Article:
Every second Saturday of the month, 4 pm - Divine Liturgy in English of Sunday - Ukrainian Catholic Cathedral of the Holy Family, Duke Street, London W1K 5BQ. Followed by refreshments.
Next Liturgy: Saturday 11th November, 4pm

But see below for the Pontifical Divine Liturgy in Westminster Cathedral on 28th October, to mark the 60th Anniversary of the Ukrainian Exarchate & Eparchy in the UK, served by His Beatitude Sviatoslav, Father & Head of the Ukrainian Catholic Church.

To purchase The Divine Liturgy: an Anthology for Worship (in English), order from the Sheptytsky Institute here, or the St Basil's Bookstore here.
To purchase the Divine Praises, the Divine Office of the Byzantine-Slav rite (in English), order from the Eparchy of Parma here.
The new catechism in English, Christ our Pascha, is available from the Eparchy of the Holy Family and the Society. Please email johnchrysostom@btinternet.com for details.

"It's Now or Never: The Return of the Eastern Christians to Iraq and Syria" - John Pontifex of Aid to the Church in Need gives the annual Christopher Morris Lecture in the Society's 90th year. Monday 27th November at the Ukrainian Catholic Cathedral of the Holy Family. 6-15 pm Divine Liturgy, 7-15 pm Lecture, 8-15 pm Reception. £10 donation requested. RSVP to johnchrysostom@btinternet.com







Monday, 12 October 2009

Visit of Archbishop Hilarion of Volokolamsk to Pope Benedict


Robert Moynihan, writing September 21 2009 for Zenit, posed the question, Will the "Third Rome" Reunite With the "First Rome"? and concludes that the recent 5 day visit of Archbishop Hilarion Alfeyev from the Department of External Relations of the Moscow Patriarchate of the Russian Orthodox Church, representing His Beatitude Patriarch Kirill I, to the Holy Father Pope benedict XVI could mark the turning point. (Read the full article here.)

There have been no official communiques, but the meetings with the Pope, Cardinal Kasper at the Pontifical Council for Promoting Christian Unity and other officials were clearly cordial. Moynihan wonders whether 'the silence suggests that what transpired was important'.

Indeed there was some interesting intelligence. Cardinal Kasper revealed on Vatican Radio his suggestion to Archbishop Hilarion that the Orthodox bishops form a bishops' conference at the European level. Something similar is indeed to form part of the agenda for the forthcoming Pan-Orthodox Synod, but at national levels. Kasper said that a European conference would constitute a "direct partner of cooperation" with Roman Catholic bishops. Catholic and Anglican bishops have begun to work on a similar approach through the International Anglican & Roman Catholic Commission on Unity and Mission, but also mainly at the provincial or national level. A pan-European conference of Orthodox bishops would correspond with the Consilium of Bishops' Conferences of Europe and the existing Conference of European Churches, which includes Orthodox and Reformation Christians, but not Catholics. But as yet there is no Europe-wide forum for focusing on Catholic-Orthodox relations and common work and witness.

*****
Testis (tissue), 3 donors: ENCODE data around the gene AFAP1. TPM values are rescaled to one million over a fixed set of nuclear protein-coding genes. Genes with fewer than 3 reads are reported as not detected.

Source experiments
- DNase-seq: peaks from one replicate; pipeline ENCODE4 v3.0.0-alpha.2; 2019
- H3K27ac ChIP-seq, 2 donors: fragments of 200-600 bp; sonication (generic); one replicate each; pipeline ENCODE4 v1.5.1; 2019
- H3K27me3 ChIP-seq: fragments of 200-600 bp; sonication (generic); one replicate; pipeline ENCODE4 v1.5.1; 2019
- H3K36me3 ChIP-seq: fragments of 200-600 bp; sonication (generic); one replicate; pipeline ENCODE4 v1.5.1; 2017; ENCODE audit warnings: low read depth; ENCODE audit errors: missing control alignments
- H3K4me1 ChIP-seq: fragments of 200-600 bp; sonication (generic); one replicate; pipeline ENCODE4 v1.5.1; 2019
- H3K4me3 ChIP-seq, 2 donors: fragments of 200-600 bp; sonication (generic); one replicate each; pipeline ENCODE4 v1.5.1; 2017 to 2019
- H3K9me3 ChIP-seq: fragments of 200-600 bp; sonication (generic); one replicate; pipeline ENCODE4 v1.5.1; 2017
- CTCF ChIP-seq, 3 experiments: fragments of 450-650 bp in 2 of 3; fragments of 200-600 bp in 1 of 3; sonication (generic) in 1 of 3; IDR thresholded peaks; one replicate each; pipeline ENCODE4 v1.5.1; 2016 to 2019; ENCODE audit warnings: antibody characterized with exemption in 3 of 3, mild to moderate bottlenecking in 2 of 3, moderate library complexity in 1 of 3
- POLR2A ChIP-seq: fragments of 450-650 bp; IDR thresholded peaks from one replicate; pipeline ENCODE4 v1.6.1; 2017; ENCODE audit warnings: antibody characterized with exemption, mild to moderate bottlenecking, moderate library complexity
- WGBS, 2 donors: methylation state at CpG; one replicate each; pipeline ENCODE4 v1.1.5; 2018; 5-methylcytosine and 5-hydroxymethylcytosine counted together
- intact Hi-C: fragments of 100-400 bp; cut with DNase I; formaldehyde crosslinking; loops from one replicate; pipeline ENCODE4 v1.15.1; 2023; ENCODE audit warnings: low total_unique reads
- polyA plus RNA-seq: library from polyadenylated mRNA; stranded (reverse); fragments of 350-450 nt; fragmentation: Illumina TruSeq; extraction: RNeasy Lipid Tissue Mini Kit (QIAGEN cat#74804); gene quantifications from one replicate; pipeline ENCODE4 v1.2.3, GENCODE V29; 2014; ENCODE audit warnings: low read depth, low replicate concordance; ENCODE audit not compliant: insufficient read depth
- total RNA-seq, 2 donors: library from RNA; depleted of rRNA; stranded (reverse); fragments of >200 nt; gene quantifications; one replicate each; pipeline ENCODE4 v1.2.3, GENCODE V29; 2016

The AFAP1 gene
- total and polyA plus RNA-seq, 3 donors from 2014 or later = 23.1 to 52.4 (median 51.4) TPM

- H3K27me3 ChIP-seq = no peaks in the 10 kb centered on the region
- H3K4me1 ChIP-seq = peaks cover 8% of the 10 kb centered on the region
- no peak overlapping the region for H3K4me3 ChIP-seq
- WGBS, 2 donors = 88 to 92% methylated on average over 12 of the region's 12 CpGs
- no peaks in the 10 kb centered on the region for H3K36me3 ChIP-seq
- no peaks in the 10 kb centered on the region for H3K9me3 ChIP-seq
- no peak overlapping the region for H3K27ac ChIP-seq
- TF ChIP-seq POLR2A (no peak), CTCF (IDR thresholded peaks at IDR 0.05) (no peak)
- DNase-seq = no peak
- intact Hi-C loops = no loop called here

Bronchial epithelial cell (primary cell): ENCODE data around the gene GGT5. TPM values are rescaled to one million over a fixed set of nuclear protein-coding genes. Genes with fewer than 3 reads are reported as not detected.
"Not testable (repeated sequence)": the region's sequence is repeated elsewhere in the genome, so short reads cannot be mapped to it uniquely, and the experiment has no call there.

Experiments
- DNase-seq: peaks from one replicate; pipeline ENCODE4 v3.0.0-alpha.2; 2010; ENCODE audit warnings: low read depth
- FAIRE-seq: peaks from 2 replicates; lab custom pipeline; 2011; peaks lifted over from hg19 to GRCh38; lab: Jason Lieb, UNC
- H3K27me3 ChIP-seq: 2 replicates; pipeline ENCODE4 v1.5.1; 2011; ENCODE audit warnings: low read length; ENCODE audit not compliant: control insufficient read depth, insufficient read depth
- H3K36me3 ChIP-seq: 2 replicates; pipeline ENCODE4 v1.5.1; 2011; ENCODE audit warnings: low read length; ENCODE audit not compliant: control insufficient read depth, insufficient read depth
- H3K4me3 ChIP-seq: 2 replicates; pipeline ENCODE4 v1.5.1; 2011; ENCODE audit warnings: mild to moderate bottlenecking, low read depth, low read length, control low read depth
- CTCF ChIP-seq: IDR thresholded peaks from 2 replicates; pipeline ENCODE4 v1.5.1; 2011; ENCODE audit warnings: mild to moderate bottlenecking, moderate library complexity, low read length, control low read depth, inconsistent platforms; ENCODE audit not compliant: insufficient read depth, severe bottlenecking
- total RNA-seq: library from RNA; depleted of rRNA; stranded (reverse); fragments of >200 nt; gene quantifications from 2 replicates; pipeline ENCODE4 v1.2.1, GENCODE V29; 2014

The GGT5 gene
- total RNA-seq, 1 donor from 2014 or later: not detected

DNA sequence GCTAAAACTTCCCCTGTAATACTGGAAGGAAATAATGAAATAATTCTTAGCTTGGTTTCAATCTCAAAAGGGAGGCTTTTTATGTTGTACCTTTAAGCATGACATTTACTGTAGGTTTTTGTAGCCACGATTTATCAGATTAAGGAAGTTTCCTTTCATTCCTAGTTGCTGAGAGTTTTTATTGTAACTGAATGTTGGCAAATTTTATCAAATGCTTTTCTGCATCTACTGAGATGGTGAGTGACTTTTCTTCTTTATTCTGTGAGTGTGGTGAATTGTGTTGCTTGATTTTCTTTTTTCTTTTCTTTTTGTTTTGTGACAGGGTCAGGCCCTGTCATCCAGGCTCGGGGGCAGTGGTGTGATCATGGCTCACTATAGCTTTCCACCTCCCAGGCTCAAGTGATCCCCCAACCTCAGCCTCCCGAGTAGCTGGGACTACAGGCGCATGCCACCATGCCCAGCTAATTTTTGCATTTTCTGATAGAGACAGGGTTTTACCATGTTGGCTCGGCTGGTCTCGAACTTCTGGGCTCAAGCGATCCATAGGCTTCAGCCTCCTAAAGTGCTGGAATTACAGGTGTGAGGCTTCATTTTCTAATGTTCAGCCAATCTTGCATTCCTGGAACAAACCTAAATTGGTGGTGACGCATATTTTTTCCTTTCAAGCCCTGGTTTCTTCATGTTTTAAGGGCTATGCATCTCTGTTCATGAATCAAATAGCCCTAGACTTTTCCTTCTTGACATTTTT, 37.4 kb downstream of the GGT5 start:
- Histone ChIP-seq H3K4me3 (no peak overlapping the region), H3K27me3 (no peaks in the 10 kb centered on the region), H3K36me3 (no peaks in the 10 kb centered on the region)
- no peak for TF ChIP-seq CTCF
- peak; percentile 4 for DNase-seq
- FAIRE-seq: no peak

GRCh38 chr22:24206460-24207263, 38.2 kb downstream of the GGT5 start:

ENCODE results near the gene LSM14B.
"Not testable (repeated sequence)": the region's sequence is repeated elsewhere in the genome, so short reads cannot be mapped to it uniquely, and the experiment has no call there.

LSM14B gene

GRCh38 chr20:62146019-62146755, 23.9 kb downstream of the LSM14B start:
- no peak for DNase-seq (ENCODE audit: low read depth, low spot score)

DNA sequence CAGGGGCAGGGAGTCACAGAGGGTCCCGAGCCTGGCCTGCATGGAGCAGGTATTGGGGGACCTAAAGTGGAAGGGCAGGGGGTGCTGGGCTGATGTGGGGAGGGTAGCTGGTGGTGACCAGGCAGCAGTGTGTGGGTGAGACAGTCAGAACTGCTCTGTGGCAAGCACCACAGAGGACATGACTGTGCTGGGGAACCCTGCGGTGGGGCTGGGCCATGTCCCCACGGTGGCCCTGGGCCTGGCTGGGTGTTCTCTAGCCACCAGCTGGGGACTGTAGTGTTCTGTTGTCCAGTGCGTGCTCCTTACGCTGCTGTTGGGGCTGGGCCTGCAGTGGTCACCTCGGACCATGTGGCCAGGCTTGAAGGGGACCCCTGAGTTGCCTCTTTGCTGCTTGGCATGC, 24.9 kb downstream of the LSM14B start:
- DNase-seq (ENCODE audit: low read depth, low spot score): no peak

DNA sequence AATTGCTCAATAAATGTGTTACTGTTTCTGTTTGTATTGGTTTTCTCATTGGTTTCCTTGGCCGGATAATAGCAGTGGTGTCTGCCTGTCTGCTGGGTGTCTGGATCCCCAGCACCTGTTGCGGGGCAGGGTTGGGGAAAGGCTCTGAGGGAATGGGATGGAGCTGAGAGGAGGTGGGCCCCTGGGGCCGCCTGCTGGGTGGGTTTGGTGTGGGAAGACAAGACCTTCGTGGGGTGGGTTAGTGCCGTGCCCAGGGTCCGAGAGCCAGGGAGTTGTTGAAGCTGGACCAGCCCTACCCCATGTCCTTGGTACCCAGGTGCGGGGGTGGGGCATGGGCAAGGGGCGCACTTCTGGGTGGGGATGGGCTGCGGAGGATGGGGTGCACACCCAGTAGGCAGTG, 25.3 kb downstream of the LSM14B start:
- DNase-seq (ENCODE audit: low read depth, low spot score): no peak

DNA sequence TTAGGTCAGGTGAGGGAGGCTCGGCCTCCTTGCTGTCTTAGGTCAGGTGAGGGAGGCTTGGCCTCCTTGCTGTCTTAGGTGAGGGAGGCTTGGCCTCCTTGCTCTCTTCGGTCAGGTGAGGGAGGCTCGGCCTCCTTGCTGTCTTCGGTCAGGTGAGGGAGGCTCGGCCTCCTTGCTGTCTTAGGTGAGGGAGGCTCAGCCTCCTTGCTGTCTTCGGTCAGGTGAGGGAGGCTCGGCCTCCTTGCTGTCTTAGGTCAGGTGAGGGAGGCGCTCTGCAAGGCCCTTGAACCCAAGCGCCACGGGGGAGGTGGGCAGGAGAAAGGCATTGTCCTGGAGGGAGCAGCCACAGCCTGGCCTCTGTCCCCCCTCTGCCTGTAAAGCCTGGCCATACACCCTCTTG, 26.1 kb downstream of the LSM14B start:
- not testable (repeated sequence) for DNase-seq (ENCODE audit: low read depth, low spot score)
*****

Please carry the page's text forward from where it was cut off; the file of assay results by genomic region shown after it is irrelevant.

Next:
An official meeting between the Pope and the Patriarch is not planned for the immediate future, but Cardinal Kasper remarked that it would be more likely to take place in a neutral territory, such Hungary, Austria or Belarus.

Interfax, the news service of the Moscow Patriarchate, on September 18 revealed that Archbishop Hilarion spoke to the Pope about 'cooperation between the Russian Orthodox and Roman Catholic Churches in the area of moral values and of culture'. Moynihan observes that, while the Russian Orthodox Church is growing at home, it is not without enemies and opposition and looks increasingly to friends and allies.

Interfax later reported that during his meeting with the Pope, Archbishop Hilarion drew attention to the status of Orthodox believers in Western Ukraine, which is the main centre of activity and life for the Ukrainian Greek Catholic Church. Interfax stated that this was where three Orthodox dioceses had been almost eliminated as a result of 'coercive actions' of Greek Catholics in the late 1980s and early 1990s, and spoke of the need to improve the situation in Western Ukraine," within the territories of Lvov, Ternopol and Invano-Frankovsk Dioceses.

But the report did not however mention the decades of suppression of the Ukrainian Catholic Church during the Soviet period and the coercion to become Orthodox, nor the restoration of Greek Catholic life in independent Ukraine and the recovery and restitution of churches and other property. Nor was mention made of the warmer relations and cooperatoin between Ukrainian Catholics and Orthodox in modern Ukraine, despite the sad divisions that had arisen within the Orthodox community itself. It makes all the more pertinent Archbishop Hilarion's words in the homily he preached when he served the Divine Liturgy in Rome's catacomb of Saint Callixtinus:
Human sin is the cause of all divisions, while Christian unity can be restored only in the way of sanctity. Each of us, conscientiously fulfilling a task the Church has given him or her, is called to personally contribute to the treasury of Christian sanctity and work to achieve God-commanded Christian unity.

To read Archbishop Hilarion's interview with Interfax, The Consolidation of Orthodox diasporas can lead to the emergence of new Local Orthodox Churches, looking forward to the Pan-Orthodox Synod and its likely discussions, click here.




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